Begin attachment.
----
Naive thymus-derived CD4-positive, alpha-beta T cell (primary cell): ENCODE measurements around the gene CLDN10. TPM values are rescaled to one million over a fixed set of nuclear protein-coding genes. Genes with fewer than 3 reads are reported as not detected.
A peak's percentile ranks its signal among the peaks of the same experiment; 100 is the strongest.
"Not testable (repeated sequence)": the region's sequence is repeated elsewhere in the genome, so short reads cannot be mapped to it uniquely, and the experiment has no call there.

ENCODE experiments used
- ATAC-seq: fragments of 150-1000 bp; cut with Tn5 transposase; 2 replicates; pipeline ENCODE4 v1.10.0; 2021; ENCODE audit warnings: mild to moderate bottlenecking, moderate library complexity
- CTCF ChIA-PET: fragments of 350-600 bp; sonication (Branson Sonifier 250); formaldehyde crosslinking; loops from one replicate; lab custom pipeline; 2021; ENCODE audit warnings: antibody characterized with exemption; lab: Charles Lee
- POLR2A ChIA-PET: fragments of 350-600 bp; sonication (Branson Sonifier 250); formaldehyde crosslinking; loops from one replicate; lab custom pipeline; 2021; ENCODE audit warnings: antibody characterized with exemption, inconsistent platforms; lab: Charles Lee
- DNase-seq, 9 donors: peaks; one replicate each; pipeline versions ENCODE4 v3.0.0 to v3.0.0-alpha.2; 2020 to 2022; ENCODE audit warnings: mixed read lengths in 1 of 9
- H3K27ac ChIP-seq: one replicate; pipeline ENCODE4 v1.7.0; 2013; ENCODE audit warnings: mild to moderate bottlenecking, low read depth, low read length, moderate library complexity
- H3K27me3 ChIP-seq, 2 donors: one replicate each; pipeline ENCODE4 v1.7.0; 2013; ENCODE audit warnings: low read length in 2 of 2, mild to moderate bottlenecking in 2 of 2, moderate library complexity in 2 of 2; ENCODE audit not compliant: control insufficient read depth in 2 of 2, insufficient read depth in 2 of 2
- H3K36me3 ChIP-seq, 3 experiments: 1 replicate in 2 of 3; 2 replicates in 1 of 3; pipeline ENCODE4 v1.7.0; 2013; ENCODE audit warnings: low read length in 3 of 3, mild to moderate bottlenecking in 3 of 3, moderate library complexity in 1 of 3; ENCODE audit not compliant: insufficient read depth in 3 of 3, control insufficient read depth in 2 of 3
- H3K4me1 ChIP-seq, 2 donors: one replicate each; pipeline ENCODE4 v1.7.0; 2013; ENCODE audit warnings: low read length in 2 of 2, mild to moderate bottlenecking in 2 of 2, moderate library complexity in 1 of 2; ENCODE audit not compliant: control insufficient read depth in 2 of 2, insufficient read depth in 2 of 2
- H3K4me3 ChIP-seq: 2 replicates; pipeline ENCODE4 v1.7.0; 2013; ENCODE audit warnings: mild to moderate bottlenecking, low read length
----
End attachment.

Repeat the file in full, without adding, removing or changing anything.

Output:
Naive thymus-derived CD4-positive, alpha-beta T cell (primary cell): ENCODE measurements around the gene CLDN10. TPM values are rescaled to one million over a fixed set of nuclear protein-coding genes. Genes with fewer than 3 reads are reported as not detected.
A peak's percentile ranks its signal among the peaks of the same experiment; 100 is the strongest.
"Not testable (repeated sequence)": the region's sequence is repeated elsewhere in the genome, so short reads cannot be mapped to it uniquely, and the experiment has no call there.

ENCODE experiments used
- ATAC-seq: fragments of 150-1000 bp; cut with Tn5 transposase; 2 replicates; pipeline ENCODE4 v1.10.0; 2021; ENCODE audit warnings: mild to moderate bottlenecking, moderate library complexity
- CTCF ChIA-PET: fragments of 350-600 bp; sonication (Branson Sonifier 250); formaldehyde crosslinking; loops from one replicate; lab custom pipeline; 2021; ENCODE audit warnings: antibody characterized with exemption; lab: Charles Lee
- POLR2A ChIA-PET: fragments of 350-600 bp; sonication (Branson Sonifier 250); formaldehyde crosslinking; loops from one replicate; lab custom pipeline; 2021; ENCODE audit warnings: antibody characterized with exemption, inconsistent platforms; lab: Charles Lee
- DNase-seq, 9 donors: peaks; one replicate each; pipeline versions ENCODE4 v3.0.0 to v3.0.0-alpha.2; 2020 to 2022; ENCODE audit warnings: mixed read lengths in 1 of 9
- H3K27ac ChIP-seq: one replicate; pipeline ENCODE4 v1.7.0; 2013; ENCODE audit warnings: mild to moderate bottlenecking, low read depth, low read length, moderate library complexity
- H3K27me3 ChIP-seq, 2 donors: one replicate each; pipeline ENCODE4 v1.7.0; 2013; ENCODE audit warnings: low read length in 2 of 2, mild to moderate bottlenecking in 2 of 2, moderate library complexity in 2 of 2; ENCODE audit not compliant: control insufficient read depth in 2 of 2, insufficient read depth in 2 of 2
- H3K36me3 ChIP-seq, 3 experiments: 1 replicate in 2 of 3; 2 replicates in 1 of 3; pipeline ENCODE4 v1.7.0; 2013; ENCODE audit warnings: low read length in 3 of 3, mild to moderate bottlenecking in 3 of 3, moderate library complexity in 1 of 3; ENCODE audit not compliant: insufficient read depth in 3 of 3, control insufficient read depth in 2 of 3
- H3K4me1 ChIP-seq, 2 donors: one replicate each; pipeline ENCODE4 v1.7.0; 2013; ENCODE audit warnings: low read length in 2 of 2, mild to moderate bottlenecking in 2 of 2, moderate library complexity in 1 of 2; ENCODE audit not compliant: control insufficient read depth in 2 of 2, insufficient read depth in 2 of 2
- H3K4me3 ChIP-seq: 2 replicates; pipeline ENCODE4 v1.7.0; 2013; ENCODE audit warnings: mild to moderate bottlenecking, low read length